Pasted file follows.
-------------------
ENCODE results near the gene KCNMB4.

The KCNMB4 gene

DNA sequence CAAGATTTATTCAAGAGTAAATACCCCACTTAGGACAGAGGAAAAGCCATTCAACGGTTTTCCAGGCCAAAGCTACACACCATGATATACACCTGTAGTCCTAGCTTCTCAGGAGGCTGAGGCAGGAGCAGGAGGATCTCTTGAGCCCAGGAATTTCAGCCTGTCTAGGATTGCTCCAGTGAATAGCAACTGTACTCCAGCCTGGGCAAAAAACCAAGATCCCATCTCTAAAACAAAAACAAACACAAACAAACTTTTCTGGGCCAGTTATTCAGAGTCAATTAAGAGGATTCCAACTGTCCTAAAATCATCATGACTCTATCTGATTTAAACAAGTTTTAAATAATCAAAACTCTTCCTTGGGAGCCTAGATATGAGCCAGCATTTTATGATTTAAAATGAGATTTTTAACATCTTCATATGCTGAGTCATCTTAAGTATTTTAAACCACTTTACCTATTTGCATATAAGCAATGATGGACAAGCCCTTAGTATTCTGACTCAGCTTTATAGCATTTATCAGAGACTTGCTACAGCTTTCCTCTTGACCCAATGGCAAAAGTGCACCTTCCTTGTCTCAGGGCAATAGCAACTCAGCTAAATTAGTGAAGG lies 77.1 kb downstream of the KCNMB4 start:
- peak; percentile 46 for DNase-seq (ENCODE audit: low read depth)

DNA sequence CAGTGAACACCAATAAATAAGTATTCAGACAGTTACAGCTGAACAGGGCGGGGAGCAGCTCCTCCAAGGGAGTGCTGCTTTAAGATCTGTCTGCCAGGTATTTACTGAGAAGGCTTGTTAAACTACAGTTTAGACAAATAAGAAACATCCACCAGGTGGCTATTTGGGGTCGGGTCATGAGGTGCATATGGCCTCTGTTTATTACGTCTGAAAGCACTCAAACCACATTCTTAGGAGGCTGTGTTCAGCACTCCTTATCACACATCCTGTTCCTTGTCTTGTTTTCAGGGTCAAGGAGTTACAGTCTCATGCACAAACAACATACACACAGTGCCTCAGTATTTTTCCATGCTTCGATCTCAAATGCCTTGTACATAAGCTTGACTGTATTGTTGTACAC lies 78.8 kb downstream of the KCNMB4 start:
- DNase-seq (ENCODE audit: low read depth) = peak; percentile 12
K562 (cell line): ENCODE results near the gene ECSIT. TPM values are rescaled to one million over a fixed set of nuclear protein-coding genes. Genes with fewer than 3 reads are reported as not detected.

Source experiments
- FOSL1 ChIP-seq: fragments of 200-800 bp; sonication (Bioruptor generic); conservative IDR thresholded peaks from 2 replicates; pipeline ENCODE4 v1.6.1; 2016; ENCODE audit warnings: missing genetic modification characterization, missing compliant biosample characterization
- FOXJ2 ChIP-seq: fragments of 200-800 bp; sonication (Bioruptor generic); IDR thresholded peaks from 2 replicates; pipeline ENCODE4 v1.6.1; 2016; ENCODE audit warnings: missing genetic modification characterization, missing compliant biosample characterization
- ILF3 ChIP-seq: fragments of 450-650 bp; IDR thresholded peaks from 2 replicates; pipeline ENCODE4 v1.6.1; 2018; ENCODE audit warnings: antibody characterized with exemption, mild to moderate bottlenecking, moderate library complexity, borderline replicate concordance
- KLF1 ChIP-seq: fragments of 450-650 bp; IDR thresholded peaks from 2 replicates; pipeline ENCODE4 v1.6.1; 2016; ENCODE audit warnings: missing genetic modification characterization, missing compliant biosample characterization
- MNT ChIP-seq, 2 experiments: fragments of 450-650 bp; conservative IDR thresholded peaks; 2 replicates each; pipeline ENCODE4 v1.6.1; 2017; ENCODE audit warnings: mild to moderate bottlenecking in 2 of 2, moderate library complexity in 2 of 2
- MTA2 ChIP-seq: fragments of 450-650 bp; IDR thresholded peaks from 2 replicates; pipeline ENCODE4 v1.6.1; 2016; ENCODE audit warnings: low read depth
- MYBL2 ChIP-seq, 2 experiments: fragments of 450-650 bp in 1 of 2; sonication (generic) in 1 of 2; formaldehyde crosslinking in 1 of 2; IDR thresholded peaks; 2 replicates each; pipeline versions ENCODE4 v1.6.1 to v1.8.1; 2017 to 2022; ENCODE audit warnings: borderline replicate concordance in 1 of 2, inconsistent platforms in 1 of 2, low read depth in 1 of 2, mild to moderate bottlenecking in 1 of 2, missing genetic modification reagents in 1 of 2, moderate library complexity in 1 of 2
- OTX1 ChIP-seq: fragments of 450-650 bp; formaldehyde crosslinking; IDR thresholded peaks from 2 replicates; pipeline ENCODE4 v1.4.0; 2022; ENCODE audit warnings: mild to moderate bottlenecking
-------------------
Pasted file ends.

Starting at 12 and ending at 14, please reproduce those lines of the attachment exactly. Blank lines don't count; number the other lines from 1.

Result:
- KLF1 ChIP-seq: fragments of 450-650 bp; IDR thresholded peaks from 2 replicates; pipeline ENCODE4 v1.6.1; 2016; ENCODE audit warnings: missing genetic modification characterization, missing compliant biosample characterization
- MNT ChIP-seq, 2 experiments: fragments of 450-650 bp; conservative IDR thresholded peaks; 2 replicates each; pipeline ENCODE4 v1.6.1; 2017; ENCODE audit warnings: mild to moderate bottlenecking in 2 of 2, moderate library complexity in 2 of 2
- MTA2 ChIP-seq: fragments of 450-650 bp; IDR thresholded peaks from 2 replicates; pipeline ENCODE4 v1.6.1; 2016; ENCODE audit warnings: low read depth